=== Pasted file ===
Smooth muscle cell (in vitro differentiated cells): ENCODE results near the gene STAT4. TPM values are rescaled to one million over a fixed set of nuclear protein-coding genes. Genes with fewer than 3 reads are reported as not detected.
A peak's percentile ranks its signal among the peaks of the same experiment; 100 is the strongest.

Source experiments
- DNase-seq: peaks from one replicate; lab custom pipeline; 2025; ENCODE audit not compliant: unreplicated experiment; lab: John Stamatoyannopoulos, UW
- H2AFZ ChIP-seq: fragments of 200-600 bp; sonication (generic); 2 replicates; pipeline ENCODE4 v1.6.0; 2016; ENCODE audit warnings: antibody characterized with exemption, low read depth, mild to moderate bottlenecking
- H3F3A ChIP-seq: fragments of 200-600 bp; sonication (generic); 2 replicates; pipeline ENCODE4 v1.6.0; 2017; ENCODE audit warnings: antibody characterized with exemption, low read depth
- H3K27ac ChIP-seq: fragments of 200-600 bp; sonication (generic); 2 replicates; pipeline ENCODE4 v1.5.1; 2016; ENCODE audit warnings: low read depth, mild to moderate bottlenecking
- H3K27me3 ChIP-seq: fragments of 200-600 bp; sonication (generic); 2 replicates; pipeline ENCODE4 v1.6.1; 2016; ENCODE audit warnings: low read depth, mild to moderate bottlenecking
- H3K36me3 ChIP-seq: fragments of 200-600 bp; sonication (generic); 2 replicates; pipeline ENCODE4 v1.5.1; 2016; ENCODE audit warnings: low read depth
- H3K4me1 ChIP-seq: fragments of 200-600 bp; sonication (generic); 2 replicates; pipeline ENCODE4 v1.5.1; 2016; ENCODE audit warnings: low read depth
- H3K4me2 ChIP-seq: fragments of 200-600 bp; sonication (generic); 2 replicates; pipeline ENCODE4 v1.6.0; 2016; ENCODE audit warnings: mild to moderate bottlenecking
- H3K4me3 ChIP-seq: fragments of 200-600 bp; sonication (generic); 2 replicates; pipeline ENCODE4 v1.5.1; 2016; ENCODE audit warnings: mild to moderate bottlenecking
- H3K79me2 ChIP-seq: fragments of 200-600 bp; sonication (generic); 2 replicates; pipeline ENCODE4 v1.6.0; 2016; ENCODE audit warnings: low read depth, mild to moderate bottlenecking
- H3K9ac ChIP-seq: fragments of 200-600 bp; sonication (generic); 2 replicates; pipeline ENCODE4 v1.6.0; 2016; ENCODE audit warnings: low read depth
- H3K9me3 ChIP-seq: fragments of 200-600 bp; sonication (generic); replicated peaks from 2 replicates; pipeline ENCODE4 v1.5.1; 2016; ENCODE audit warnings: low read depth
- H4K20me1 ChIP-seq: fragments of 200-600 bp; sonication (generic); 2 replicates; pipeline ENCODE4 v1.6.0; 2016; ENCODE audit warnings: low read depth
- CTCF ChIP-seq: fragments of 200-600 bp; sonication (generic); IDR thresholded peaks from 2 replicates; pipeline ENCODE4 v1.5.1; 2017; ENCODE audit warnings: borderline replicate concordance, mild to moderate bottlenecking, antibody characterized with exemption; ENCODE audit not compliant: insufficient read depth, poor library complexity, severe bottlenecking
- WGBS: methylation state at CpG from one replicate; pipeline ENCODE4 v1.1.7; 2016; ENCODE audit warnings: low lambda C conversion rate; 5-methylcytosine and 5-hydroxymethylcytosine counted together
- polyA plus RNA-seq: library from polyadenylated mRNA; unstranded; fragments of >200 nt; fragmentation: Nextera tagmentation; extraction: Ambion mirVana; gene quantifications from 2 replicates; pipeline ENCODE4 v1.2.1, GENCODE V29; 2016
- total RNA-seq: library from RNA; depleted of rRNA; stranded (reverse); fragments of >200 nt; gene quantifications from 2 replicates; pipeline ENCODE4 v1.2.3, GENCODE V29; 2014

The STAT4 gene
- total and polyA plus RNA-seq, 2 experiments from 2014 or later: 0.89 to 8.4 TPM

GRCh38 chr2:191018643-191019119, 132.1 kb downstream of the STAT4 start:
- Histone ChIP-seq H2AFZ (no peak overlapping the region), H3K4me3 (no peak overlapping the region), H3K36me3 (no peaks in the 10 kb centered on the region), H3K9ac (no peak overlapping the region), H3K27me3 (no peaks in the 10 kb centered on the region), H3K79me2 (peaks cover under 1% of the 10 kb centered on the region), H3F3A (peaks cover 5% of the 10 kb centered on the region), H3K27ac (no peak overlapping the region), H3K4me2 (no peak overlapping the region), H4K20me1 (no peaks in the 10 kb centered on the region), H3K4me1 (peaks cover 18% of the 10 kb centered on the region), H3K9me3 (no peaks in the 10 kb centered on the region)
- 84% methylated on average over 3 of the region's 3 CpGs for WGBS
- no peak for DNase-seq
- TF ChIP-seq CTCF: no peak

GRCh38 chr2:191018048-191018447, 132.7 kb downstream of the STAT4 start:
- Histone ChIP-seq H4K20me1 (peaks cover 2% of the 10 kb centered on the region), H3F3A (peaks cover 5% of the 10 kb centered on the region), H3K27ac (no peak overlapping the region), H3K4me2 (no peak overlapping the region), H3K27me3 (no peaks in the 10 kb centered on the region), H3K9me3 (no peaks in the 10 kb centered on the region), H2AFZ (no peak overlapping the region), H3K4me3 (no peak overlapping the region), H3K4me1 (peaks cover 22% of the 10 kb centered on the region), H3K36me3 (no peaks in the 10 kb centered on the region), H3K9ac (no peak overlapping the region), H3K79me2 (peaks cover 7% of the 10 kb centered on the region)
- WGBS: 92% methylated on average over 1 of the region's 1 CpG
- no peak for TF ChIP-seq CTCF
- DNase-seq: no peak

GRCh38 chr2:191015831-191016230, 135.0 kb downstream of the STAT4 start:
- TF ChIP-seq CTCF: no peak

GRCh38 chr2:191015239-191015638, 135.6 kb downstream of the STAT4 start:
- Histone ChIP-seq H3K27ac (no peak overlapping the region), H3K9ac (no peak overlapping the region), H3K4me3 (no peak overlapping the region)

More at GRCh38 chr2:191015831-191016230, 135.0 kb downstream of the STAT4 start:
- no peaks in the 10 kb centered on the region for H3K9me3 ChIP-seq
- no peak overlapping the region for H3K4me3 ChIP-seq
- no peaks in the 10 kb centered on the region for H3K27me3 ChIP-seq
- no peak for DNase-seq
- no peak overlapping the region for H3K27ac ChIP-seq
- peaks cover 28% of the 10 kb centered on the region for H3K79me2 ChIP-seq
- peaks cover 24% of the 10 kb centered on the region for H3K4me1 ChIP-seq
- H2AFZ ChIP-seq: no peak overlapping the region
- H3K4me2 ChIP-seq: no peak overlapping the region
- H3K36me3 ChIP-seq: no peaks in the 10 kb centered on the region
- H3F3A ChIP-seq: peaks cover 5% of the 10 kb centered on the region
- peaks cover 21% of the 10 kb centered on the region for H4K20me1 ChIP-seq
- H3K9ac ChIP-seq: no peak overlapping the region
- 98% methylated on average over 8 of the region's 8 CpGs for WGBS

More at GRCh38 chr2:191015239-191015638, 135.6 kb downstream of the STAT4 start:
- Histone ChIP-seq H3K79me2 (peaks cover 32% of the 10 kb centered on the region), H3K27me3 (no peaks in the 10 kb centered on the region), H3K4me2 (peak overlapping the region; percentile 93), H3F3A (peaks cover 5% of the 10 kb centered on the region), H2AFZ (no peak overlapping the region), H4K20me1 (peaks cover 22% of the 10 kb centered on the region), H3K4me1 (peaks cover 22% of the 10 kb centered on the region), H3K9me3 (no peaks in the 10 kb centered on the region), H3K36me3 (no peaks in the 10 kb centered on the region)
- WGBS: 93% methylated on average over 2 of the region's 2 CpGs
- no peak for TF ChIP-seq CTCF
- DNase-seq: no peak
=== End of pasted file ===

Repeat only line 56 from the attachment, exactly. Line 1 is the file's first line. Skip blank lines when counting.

- DNase-seq: no peak